In remote West & Central Arnhem Land, women are playing an important & growing role managing Country & supporting their communities as Indigenous rangers. Women-specific Traditional Knowledge & responsibilities are crucial to effective & holistic Indigenous land management. However, in West & Central Arnhem Land men have taken up most of the government-funded ranger positions, as programs developed around traditionally male tasks like fire & feral animal management. This issue is compounded by the that Indigenous Protected Areas (IPAs) receive approximately 6% of federal conservation estate funding, despite forming nearly half of the Australia’s conservation estate.
The combination of philanthropy & carbon abatement income is changing the story for women in our region. Dedicated women’s ranger teams are building the capacity of remote land management workforces, providing women with the opportunity to use & share their traditional knowledge, & increase their skills, wellbeing and confidence. Donations are used to further the ongoing development of strong women’s ranger teams on Nawarddeken, Rembarrnga, Dalabon & Mayili country in West & Central Arnhem Land, working with our partners Warddeken Land Management (Warddeken) and Mimal Land Management (Mimal). It would also support the development of the Strong Women for Healthy Country Network which is focused on improving conditions & opportunities for Indigenous women working in land management across the NT.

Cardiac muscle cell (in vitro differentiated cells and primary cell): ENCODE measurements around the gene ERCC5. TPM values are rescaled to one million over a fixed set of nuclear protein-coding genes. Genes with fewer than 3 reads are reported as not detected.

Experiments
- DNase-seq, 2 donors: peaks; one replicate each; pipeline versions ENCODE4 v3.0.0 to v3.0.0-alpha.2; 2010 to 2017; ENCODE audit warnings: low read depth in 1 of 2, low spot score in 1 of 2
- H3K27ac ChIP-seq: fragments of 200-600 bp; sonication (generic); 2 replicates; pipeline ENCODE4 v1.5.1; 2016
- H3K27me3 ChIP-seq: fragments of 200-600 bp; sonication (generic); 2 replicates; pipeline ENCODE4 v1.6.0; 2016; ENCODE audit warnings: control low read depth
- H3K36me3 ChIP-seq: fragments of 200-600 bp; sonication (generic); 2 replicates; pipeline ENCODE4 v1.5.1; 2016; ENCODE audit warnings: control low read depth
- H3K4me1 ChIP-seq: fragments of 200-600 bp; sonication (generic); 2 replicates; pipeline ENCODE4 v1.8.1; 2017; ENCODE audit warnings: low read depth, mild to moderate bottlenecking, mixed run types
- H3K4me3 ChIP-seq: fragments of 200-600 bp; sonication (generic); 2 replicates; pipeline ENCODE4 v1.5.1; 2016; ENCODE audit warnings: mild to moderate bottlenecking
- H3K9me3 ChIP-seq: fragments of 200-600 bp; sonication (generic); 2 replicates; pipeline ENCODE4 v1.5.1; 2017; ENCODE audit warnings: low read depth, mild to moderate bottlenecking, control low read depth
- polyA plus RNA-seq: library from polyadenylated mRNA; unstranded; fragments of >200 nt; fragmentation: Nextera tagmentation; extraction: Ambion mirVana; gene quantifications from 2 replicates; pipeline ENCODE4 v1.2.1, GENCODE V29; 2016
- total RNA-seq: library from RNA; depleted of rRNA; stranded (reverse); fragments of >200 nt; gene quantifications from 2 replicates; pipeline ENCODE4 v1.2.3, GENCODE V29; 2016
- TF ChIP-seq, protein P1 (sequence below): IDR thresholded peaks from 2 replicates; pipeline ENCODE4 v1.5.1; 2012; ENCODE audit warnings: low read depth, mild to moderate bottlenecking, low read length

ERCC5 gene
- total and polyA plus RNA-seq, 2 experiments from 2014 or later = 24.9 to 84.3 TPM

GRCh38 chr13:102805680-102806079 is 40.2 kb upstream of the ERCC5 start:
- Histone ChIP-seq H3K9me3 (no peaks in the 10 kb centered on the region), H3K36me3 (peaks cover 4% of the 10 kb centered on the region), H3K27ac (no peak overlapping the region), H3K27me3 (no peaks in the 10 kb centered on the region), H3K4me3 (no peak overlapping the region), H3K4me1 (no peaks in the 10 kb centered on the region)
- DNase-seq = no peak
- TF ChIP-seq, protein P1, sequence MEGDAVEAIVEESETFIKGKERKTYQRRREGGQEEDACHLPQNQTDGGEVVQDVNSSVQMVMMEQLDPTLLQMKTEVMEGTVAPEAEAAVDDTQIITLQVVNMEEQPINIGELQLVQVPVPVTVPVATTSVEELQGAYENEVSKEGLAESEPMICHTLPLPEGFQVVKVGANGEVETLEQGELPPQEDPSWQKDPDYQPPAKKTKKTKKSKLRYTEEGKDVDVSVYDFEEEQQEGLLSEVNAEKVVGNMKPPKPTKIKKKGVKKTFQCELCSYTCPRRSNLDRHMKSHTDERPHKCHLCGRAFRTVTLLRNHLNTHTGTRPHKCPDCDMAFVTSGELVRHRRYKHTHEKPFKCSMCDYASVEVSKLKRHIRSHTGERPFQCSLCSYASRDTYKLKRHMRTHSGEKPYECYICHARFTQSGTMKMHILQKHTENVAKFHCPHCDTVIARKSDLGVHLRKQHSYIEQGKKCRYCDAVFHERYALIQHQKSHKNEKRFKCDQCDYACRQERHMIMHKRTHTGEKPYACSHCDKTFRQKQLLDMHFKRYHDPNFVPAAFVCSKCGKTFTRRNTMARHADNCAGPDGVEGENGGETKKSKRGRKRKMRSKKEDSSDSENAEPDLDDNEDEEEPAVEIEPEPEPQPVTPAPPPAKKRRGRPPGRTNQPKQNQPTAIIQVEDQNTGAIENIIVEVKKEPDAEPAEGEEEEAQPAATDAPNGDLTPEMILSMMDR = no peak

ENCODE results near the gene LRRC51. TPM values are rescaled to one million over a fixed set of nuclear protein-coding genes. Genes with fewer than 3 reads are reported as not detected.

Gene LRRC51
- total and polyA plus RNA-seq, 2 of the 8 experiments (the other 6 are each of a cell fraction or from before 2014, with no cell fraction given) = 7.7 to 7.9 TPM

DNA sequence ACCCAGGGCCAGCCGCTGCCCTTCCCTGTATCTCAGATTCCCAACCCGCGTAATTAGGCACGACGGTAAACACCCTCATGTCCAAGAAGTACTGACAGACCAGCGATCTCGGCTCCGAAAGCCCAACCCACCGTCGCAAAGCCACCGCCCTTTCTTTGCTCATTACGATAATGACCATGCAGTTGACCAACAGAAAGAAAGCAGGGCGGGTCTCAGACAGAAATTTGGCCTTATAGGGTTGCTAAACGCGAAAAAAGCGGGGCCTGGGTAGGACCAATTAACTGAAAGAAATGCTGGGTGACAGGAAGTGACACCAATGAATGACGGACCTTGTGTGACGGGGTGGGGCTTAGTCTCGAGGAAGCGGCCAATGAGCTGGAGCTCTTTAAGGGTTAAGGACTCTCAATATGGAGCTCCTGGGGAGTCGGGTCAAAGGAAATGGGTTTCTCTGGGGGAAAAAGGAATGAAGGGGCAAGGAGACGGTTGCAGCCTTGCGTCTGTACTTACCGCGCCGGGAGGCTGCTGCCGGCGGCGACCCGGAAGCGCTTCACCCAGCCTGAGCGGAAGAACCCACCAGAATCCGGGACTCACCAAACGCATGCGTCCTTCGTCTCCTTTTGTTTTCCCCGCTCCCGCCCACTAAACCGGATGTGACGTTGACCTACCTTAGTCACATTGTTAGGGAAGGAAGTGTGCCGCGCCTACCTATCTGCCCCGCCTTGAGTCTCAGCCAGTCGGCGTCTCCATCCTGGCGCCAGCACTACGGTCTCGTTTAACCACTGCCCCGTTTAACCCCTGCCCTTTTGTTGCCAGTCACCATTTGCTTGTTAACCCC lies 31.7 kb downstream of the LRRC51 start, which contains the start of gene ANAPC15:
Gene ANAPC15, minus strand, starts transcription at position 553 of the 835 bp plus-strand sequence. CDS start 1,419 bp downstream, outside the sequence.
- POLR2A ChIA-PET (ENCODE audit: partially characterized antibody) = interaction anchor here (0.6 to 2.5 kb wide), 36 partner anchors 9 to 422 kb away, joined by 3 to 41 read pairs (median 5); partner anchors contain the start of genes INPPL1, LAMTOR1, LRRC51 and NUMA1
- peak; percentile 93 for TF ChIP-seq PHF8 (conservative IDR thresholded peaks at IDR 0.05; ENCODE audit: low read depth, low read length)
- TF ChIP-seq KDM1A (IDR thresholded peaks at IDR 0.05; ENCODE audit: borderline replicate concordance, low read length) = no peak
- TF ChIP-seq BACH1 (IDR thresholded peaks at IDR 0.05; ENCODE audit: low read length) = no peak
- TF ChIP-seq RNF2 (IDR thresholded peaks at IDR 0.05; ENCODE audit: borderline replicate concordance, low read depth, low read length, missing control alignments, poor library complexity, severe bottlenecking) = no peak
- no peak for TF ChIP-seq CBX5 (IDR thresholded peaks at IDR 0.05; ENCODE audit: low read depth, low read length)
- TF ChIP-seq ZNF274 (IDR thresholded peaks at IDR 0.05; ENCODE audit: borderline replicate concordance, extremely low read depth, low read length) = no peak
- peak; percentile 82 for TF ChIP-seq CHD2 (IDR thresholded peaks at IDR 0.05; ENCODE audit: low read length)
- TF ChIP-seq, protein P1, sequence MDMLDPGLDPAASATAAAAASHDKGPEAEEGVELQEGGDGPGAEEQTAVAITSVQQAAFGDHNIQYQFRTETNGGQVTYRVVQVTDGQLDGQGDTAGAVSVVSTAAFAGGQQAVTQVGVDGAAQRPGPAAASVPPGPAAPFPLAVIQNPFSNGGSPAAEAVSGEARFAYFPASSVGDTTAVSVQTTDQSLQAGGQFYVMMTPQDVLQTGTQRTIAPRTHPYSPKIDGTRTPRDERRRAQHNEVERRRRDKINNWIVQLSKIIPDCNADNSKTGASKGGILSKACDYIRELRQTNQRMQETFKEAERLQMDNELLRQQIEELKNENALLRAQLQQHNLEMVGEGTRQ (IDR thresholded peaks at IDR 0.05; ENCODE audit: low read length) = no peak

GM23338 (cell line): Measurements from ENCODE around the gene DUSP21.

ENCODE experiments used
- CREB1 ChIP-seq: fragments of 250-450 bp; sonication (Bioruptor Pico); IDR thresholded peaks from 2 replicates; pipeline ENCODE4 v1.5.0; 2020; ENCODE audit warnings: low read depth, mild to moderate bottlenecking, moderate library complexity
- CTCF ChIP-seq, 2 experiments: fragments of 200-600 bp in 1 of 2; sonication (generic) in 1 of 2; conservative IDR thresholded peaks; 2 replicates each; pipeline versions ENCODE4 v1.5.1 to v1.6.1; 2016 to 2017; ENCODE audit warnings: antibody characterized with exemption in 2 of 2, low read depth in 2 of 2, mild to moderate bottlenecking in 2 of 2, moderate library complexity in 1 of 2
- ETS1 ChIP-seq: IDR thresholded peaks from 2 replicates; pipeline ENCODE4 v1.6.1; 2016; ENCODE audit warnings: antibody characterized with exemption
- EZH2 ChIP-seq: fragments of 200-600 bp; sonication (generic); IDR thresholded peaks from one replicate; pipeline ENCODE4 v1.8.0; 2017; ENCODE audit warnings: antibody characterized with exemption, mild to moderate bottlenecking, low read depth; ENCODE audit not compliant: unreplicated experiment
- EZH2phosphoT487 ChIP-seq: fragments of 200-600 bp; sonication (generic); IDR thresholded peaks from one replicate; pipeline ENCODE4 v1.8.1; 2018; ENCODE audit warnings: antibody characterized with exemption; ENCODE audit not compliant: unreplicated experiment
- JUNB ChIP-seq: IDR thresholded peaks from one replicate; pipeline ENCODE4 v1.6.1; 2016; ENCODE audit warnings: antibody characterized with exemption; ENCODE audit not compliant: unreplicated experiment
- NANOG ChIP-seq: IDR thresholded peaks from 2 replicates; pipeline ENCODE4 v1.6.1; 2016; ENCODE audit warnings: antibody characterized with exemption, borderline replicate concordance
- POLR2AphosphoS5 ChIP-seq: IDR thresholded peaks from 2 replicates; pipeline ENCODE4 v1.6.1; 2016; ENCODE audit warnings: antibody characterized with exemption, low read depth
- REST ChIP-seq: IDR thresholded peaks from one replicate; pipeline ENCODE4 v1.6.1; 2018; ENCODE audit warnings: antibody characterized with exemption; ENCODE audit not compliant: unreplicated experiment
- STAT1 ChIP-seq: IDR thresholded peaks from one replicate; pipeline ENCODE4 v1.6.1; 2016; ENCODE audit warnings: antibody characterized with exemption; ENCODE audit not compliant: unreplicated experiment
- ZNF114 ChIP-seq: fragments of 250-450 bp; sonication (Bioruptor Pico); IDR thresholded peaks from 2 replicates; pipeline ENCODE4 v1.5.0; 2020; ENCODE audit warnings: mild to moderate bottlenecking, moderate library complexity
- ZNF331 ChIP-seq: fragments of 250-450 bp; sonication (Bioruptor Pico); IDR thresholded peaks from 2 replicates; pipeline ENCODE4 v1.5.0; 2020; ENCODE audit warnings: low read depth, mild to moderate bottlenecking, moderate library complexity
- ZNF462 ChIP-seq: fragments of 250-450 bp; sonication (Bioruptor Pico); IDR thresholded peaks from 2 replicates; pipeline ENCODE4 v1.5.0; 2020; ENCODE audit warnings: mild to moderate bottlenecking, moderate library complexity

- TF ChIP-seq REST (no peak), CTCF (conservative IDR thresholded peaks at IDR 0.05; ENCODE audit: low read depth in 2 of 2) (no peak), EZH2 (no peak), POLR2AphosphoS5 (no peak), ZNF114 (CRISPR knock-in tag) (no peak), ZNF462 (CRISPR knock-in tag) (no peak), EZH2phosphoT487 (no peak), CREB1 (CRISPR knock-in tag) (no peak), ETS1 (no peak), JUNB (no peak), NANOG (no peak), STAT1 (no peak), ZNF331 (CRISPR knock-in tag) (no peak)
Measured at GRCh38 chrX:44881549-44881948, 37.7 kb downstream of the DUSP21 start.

Through this project we will support the continued growth of the Warddeken and Mimal women’s ranger teams, who are supported by four dedicated women’s ranger coordinators. Across the two organisations this will impact approximately 150 women aged from teenagers to Elders who are connected to Country in this region.
KKT works closely with our partners Warddeken and Mimal to collect data and stories from the work we are supporting. Including:
-Number of women participating in the ranger workforces; proportion of total ranger hours worked by women (target: women comprise >35% of workforces)
-Number of women ranger coordinators employed (target Mimal: 1; Warddeken: 3)
-Number of ceremonies, women’s camps and other women-only events supported
-Number of external training opportunities available to women For the SWHC Network data collected includes
-Delivery of an SWHC forum (current target: 1 major event every year)
-Number of smaller regional events supporting women rangers (training, women’s camps, ceremonies etc)
-Number of ranger groups and other relevant stakeholders engaged (target: >30 ranger groups)
The SWHC Network will be a major forum for sharing knowledge, training opportunites, healing between women rangers across the NT and nationally as connections are built with other state networks.
The Karrkad Kanjdji Trust (KKT) works to protect, restore, and enhance the unique natural environment of West and Central Arnhem Land. KKT acts as the philanthropic fundraising arm of Indigenous ranger groups, partnering with on-ground land management organisations to realise our mission. Our name, Karrkad Kanjdji (pronounced gar-gut gun-jee), refers to the stone country highlands and savanna lowlands of Arnhem Land that we work together to protect. KKT was established by Traditional Owners of the Warddeken and Djelk Indigenous Protected Areas in 2010. Our approach to conservation is holistic – our projects span 6 key focus areas: